These noises are typically heard when making sharp turns and can indicate excessive bearing endplay from inadequate clamping. They can also indicate a worn or damaged outer CV-joint.
Grinding When in Motion
This noise is normally heard when turning or when there is a shift in load. This can suggest a loss of integrity, such as roller or raceway damage, but typically means mechanical damage in a wheel-end system.
Knocking or Clunking
These noises are normally heard when shifting — either when changing directions or when transitioning from accelerating to coasting. These noises can signal excessive play in the CV-joints or U-joints, or excessive backlash in the differential gears — a condition not generally associated with bearings.
Humming, Rumbling or Growling
These noises are normally associated with tire, electrical or drivetrain components. If bearing-related, the noise or vibration presents itself when driving in a straight line, but intensifies when slightly turning the steering wheel. Typically, the side opposite the rumbling is the defective side.
Wheel Vibration and/or Wobble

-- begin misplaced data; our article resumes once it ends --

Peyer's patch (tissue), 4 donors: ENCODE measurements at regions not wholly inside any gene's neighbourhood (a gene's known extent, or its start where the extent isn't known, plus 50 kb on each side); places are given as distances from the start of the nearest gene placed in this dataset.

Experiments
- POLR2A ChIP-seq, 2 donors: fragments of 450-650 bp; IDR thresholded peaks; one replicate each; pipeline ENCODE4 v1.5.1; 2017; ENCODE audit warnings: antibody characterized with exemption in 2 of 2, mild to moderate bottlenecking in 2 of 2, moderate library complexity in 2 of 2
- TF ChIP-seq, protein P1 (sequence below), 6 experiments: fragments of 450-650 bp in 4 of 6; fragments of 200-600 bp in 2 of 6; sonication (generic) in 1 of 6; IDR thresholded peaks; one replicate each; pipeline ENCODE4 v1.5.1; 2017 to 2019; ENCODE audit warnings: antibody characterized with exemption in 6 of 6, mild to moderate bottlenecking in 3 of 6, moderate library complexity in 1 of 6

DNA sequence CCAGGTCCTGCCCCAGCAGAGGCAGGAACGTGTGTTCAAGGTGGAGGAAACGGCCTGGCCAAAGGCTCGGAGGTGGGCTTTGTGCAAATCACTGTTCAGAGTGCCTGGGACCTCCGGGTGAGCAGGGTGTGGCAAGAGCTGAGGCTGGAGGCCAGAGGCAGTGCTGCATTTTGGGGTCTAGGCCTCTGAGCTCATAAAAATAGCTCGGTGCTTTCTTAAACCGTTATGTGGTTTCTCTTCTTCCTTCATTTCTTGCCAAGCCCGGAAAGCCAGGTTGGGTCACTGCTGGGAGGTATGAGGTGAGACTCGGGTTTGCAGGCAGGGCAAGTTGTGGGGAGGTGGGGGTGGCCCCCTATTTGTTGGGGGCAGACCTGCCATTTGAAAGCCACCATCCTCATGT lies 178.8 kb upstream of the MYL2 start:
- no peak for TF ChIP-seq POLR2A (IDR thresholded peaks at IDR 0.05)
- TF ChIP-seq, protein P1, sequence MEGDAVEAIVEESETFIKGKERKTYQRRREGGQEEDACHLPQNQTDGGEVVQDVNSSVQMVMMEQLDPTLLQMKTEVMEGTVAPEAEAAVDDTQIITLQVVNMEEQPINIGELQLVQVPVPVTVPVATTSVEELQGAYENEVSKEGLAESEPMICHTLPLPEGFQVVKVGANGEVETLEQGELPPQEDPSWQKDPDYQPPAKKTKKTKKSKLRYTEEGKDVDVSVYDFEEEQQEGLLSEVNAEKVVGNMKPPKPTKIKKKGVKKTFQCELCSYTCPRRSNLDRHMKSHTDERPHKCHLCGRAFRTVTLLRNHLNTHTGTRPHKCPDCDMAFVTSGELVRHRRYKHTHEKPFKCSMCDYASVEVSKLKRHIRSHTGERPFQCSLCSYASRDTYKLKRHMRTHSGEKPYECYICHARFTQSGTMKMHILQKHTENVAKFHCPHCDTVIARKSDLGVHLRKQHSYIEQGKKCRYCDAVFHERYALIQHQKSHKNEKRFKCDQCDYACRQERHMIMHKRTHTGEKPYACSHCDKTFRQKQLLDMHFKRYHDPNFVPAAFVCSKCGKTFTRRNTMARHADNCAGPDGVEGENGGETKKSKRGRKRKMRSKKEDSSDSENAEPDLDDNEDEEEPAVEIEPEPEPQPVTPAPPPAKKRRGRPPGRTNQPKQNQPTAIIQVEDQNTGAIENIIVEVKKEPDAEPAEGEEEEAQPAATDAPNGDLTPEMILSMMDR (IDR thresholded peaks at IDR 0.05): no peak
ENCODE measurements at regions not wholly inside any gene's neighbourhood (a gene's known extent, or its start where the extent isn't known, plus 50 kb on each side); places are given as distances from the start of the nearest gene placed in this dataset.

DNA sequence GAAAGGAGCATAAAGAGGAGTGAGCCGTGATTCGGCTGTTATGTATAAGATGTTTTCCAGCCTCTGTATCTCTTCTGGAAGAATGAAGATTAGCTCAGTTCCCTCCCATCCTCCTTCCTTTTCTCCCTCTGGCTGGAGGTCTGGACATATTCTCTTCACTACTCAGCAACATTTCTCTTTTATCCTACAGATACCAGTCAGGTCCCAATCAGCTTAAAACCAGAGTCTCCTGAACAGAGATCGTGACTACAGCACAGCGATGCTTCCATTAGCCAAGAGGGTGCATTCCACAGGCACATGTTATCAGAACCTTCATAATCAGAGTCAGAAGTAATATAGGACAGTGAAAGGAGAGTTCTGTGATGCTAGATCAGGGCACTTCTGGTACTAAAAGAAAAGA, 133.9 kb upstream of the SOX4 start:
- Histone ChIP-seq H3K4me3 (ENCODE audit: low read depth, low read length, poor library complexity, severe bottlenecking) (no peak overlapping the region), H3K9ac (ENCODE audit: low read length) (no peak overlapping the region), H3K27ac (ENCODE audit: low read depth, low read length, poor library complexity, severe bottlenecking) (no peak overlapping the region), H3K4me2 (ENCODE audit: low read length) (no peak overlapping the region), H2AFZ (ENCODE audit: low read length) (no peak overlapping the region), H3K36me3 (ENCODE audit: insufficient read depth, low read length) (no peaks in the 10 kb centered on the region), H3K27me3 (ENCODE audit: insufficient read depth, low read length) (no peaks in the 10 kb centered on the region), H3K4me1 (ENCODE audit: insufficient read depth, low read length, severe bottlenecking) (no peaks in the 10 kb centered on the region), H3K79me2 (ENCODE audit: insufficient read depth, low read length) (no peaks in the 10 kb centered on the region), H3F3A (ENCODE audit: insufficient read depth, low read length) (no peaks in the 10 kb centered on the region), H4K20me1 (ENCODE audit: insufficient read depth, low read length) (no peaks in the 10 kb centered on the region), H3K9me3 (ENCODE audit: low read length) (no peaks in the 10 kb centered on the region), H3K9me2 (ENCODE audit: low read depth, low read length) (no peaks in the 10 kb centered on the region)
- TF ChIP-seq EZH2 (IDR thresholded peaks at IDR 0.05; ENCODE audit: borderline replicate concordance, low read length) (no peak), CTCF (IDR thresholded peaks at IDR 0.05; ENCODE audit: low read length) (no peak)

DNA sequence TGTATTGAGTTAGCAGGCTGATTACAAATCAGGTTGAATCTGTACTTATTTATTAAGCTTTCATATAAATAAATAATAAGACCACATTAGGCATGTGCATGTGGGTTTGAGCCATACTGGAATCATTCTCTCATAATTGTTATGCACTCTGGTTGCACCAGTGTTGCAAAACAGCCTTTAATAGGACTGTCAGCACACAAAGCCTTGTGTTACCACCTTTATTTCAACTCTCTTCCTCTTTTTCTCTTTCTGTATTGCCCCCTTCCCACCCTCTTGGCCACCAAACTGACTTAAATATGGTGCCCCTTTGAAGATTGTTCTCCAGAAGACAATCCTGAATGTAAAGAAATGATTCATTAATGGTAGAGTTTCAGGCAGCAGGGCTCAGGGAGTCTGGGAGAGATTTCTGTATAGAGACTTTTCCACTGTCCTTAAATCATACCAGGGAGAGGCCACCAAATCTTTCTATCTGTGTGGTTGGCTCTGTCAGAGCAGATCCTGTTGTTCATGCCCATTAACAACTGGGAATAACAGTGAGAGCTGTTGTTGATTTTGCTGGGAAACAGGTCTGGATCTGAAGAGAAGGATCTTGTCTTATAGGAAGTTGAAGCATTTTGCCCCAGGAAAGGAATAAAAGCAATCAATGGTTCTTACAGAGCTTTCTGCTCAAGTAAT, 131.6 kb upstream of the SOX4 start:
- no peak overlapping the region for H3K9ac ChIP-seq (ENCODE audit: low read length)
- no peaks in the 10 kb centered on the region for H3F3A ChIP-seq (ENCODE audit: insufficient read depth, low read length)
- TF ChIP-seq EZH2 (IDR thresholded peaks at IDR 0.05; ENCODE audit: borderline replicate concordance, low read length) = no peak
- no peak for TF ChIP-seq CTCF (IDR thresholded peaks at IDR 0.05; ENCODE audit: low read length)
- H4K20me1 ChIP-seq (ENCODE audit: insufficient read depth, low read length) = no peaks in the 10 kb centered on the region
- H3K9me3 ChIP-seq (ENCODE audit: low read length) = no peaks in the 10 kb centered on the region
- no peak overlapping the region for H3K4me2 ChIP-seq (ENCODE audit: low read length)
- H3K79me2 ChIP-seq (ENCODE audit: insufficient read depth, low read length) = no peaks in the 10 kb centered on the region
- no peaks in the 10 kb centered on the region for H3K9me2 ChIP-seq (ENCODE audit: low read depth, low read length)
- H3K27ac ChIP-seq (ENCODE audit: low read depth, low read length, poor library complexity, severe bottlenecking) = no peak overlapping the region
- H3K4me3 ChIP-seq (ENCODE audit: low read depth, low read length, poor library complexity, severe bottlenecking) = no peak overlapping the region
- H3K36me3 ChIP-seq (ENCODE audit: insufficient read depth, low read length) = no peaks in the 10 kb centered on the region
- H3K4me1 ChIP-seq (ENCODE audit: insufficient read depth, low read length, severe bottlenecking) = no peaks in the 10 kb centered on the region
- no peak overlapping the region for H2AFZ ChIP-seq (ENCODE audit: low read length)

This associates with severe chassis misalignment or a damaged or worn tire, wheel or suspension component. When related to the hub or bearing, this can indicate a mechanically damaged bearing or improperly torqued lug nuts.
Shudder, Shimmy or Vibration at a Constant Speed
These sensations associate with worn or damaged suspension components or tires that are out-of balance or out-of-round. It is not normally indicative of hub or bearing damage.
Abnormal Side Pull When Brakes are Applied
Severe bearing looseness can cause excessive runout, making the brakes pulsate or pull. However, this usually indicates a defective caliper or equalizer and can also be a sign of worn brakes or rotors. The most common cause is a warped rotor due to the caliper not retracting.
Uneven Rotor or Brake Pad Wear
This normally indicates a bad caliper and/or a bad equalizer, which is not bearing related. The most common cause is a warped rotor due to the caliper not retracting. Severe looseness related to a worn or damaged bearing can cause excessive runout, leading to uneven wear on the brake pads and/or rotor.
Abnormal or Uneven Tire Wear
The most common causes of abnormal tire wear include worn or damaged suspension components, misalignment and improper tire inflation or selection. Extreme bearing wear or looseness can cause abnormal tire wear, but it is typically related to other failure modes.
In extreme cases, too much endplay creates excessive movement that damages internal and external sensors. This indicates a lack or loss of bearing clamp, resulting from severe mechanical break up, external corrosion or damage.
Courtesy of Timken Tech Series.